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Introduction
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Rio de Janeiro History
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Rio de Janeiro.

Rio de Janeiro History

Portuguese explorers landed in Guanabara Bay in January 1502. They named the area “Rio de Janeiro” (January River) after mistaking the bay for the mouth of a river. Portuguese knight Estácio de Sá officially founded the city March 1, 1565, with the name São Sebastião do Rio de Janeiro (Saint Sebastian of Rio de Janeiro), paying homage to King Sebastian I of Portugal. For sometime, it was referred to as São Sebastião.

Though the main industries in Rio’s first years were fishing and sugar plantations, the discovery of gold and diamonds in the neighboring Minas Gerais state brought an influx of people and an economic boom. With Rio’s significance increasing, the colonial administration moved from Salvador (in northeast Brazil) to Rio in 1763. In 1808, the Portuguese Royal Family moved to Rio in order to escape from Napoleon’s invasion of Portugal, forcing some residents out of their homes in order to make room for the noblemen that followed.

For a closer look at the history of nobility in Rio de Janeiro state, nearby Petrópolis is a great city to visit for a day tour. Referred to as the “Imperial City,” it was home to such noble figures as Emperor Dom Pedro II and Princess Regent Dona Isabel (their tombs can be found in the Catedral São Pedro de Alcântara).

Rio remained Brazil’s capital through the proclamation of independence in 1822 and the overthrowing of the monarchy in 1889. Brasília replaced Rio as the capital April 21, 1960. Rio continues to be an important port for goods and popular destination for tourists, but the intense poverty experienced in some parts of Brazil has created a problem as people seek better means in metropolitan areas. These people make their way to the larger cities and usually settle in favelas, or shantytowns.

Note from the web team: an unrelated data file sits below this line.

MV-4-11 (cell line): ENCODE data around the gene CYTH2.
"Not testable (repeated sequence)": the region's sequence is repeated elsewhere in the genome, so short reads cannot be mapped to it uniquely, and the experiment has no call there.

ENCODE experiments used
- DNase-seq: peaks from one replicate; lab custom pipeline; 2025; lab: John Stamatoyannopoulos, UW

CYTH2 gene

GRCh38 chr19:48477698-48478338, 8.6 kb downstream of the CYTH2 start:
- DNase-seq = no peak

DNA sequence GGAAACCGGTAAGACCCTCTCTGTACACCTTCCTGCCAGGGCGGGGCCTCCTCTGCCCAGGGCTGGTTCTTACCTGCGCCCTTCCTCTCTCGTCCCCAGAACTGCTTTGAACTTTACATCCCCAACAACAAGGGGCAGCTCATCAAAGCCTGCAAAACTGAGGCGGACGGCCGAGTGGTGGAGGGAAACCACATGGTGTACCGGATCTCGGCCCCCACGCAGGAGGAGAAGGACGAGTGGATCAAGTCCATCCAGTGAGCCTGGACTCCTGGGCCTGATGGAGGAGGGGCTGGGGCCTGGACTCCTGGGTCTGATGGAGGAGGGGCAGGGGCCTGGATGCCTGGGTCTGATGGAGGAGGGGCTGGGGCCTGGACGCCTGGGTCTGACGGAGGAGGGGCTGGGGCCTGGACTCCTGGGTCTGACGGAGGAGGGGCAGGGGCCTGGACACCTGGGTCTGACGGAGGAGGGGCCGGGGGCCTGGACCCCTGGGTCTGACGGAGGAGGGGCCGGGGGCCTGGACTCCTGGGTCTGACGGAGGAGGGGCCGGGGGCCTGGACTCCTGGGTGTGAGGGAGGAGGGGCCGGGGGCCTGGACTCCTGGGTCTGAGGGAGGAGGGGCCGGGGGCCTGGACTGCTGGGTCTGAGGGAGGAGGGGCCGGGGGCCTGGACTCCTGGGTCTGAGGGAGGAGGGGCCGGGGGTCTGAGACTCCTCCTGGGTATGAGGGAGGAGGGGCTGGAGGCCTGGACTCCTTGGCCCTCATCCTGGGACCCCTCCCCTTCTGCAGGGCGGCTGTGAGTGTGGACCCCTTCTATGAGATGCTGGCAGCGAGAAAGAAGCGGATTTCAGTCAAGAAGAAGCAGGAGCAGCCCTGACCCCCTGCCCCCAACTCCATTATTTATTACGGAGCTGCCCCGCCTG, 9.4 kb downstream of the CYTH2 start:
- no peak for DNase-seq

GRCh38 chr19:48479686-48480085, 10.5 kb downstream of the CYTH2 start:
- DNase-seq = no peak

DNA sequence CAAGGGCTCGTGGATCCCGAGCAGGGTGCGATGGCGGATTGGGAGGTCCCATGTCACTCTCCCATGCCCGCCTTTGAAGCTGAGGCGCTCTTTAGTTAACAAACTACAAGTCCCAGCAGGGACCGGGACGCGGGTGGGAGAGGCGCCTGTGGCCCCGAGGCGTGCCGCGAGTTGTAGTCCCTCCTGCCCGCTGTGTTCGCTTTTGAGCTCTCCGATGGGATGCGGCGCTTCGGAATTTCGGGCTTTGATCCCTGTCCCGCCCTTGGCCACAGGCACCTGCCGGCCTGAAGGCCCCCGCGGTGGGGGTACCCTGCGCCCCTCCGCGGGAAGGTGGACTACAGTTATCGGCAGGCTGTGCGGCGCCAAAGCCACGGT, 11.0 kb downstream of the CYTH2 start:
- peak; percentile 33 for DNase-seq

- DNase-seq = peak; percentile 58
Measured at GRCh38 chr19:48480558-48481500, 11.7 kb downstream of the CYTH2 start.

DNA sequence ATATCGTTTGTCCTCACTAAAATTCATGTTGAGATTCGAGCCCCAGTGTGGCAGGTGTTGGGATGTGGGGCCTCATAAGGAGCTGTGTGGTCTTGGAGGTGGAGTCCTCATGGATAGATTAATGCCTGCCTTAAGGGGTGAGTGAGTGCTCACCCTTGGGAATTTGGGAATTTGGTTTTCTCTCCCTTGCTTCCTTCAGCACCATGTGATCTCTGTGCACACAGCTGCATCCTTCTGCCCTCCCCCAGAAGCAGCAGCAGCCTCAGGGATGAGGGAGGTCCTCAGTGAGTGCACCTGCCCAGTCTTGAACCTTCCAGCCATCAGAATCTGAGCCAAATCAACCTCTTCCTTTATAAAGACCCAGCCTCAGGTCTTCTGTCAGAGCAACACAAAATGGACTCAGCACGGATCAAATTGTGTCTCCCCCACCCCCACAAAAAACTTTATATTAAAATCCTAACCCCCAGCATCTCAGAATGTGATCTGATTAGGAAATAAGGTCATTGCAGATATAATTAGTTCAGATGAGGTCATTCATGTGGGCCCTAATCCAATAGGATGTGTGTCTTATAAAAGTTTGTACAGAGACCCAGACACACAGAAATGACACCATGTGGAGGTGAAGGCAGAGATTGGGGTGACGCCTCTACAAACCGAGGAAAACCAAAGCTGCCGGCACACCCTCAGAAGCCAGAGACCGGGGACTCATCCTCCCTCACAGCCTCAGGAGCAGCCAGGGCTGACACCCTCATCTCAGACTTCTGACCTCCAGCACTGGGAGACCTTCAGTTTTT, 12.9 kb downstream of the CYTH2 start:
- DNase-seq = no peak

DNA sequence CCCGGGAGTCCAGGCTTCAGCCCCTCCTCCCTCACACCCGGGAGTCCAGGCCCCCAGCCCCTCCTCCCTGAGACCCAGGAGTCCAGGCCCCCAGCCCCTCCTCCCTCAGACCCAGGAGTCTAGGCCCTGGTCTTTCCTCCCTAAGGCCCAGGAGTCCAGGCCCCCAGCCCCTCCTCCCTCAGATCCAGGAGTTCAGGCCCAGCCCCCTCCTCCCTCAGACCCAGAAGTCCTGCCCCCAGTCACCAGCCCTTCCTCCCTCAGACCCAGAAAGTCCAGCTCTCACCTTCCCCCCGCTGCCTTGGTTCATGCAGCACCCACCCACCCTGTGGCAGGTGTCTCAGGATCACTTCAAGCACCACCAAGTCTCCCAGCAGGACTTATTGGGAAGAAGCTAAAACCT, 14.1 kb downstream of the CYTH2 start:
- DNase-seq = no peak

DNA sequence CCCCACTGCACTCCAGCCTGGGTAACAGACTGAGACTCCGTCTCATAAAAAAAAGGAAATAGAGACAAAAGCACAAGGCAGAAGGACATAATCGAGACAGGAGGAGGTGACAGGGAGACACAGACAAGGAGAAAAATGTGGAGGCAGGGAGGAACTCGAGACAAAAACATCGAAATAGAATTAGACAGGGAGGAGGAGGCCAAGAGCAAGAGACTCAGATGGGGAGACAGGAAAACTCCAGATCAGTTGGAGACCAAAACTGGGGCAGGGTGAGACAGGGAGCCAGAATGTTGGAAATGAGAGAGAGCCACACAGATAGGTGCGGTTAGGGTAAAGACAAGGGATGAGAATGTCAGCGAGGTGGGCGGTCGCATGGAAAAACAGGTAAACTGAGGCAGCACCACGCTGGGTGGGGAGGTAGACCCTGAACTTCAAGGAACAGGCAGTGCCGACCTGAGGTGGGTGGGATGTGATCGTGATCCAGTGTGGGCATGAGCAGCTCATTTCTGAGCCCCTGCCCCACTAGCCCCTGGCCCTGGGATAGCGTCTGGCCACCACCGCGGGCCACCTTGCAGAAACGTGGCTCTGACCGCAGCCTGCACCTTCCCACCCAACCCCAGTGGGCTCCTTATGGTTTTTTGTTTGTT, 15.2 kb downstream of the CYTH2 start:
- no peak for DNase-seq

Favelas can be somewhat of a shock when entering Rio if you aren’t familiar with them. When poorer Brazilians move to Rio in search of work, they settle into the hillsides, where there is usually no standard electricity or running water. The government fails to recognize these areas as inhabited in many cases, which inhibits proper safe and sanitary development. Favelas are dangerous to its inhabitants because of possible landslides and because of the conflict between police and drug lords. Tourists should avoid favelas unless on accredited guided tours. Obviously, favelas are just as significant in the development of Rio de Janeiro as the high rises in Barra de Tijuca. Despite some efforts to resolve the problem, much more work has yet to be done.

With regard to petty theft and assault on tourists, the best advice is to leave whatever you can in a safe place and carry the minimum amount as possible. If you unfortunately are approached, just give the thief what they want. Do not put up a fight. In some cases, thieves will not display a weapon but will use it if necessary.

Rio’s poverty and crime, though serious issues that need to be dealt with, should not prevent anyone from coming to visit the city. If you are careful about what you carry and how you carry it, you should be as safe as in many other large cities around the world. Be smart, be safe, and have fun! Worrying isn’t allowed in Rio.

More Information
 www.state.gov

 


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